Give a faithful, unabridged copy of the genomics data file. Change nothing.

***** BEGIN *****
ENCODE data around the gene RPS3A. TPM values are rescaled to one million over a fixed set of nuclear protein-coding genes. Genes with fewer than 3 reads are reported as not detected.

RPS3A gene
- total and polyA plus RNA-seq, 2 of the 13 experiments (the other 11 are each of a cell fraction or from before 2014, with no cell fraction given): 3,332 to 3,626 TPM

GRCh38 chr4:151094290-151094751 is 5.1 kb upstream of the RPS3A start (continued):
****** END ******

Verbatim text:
ENCODE data around the gene RPS3A. TPM values are rescaled to one million over a fixed set of nuclear protein-coding genes. Genes with fewer than 3 reads are reported as not detected.

RPS3A gene
- total and polyA plus RNA-seq, 2 of the 13 experiments (the other 11 are each of a cell fraction or from before 2014, with no cell fraction given): 3,332 to 3,626 TPM

GRCh38 chr4:151094290-151094751 is 5.1 kb upstream of the RPS3A start (continued):